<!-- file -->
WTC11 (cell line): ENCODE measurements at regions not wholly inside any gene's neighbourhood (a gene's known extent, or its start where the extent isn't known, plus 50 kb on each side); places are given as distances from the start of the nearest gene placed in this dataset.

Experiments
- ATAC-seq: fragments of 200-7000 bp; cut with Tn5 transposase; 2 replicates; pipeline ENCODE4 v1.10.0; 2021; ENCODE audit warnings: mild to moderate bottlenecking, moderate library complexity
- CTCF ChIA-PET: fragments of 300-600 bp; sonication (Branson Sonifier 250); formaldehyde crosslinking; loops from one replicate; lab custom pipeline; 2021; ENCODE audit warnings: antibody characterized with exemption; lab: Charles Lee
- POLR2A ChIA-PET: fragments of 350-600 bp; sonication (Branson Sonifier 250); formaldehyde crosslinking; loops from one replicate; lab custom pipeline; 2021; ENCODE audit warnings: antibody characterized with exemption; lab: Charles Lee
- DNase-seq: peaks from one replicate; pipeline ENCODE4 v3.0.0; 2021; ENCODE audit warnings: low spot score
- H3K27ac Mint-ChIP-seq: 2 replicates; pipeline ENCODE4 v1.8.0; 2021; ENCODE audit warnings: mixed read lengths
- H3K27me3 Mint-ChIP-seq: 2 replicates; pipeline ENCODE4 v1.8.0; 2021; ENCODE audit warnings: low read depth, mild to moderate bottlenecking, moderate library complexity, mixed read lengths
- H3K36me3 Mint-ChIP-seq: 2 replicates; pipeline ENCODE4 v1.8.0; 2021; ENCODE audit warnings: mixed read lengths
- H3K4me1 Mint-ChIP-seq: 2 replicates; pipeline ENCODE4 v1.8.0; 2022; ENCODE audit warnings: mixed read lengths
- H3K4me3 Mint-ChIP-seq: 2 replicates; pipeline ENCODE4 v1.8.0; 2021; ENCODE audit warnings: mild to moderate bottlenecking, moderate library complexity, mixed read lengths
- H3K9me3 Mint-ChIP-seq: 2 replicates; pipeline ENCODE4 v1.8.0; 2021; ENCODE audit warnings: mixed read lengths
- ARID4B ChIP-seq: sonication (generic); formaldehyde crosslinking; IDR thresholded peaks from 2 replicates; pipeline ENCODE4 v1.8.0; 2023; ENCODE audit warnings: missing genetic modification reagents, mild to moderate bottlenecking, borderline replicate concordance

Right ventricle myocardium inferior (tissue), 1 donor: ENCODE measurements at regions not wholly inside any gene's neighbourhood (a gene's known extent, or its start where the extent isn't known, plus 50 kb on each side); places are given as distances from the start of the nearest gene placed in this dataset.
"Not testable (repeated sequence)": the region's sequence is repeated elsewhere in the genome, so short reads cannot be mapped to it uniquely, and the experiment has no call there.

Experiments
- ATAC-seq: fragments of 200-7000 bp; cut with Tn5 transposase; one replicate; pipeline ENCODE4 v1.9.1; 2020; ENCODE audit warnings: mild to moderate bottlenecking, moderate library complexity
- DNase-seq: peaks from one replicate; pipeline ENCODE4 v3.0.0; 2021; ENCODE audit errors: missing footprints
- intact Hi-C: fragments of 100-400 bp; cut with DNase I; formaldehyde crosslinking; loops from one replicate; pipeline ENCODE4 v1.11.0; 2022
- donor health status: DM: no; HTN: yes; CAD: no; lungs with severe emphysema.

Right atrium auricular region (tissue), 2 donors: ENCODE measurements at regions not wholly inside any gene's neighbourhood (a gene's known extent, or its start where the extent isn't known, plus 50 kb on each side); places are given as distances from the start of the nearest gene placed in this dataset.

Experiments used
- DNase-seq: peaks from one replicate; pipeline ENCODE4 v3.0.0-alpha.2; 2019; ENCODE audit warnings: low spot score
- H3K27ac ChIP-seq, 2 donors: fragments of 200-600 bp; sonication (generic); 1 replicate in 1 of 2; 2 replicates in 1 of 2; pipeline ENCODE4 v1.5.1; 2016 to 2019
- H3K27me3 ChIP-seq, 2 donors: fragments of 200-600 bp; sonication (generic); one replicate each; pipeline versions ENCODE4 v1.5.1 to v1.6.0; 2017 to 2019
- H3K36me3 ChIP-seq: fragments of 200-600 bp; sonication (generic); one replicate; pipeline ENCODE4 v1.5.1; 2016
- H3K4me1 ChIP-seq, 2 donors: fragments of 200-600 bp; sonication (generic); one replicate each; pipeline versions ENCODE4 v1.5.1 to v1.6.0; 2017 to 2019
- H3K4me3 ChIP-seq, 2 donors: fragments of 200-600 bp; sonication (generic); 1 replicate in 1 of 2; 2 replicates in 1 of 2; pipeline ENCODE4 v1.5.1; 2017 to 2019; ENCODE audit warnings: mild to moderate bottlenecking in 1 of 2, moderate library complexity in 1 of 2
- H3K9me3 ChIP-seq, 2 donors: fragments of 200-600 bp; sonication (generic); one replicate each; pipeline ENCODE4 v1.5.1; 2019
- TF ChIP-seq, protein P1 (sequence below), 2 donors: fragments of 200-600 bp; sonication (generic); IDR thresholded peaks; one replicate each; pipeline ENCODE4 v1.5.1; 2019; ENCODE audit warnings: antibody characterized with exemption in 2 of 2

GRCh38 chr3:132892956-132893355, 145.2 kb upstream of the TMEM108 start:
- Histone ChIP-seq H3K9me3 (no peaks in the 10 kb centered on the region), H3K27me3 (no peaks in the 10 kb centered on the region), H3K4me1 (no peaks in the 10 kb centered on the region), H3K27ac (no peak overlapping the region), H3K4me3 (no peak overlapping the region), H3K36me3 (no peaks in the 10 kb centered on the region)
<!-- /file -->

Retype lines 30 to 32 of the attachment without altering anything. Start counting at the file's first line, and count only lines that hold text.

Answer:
- TF ChIP-seq, protein P1 (sequence below), 2 donors: fragments of 200-600 bp; sonication (generic); IDR thresholded peaks; one replicate each; pipeline ENCODE4 v1.5.1; 2019; ENCODE audit warnings: antibody characterized with exemption in 2 of 2

GRCh38 chr3:132892956-132893355, 145.2 kb upstream of the TMEM108 start:
- Histone ChIP-seq H3K9me3 (no peaks in the 10 kb centered on the region), H3K27me3 (no peaks in the 10 kb centered on the region), H3K4me1 (no peaks in the 10 kb centered on the region), H3K27ac (no peak overlapping the region), H3K4me3 (no peak overlapping the region), H3K36me3 (no peaks in the 10 kb centered on the region)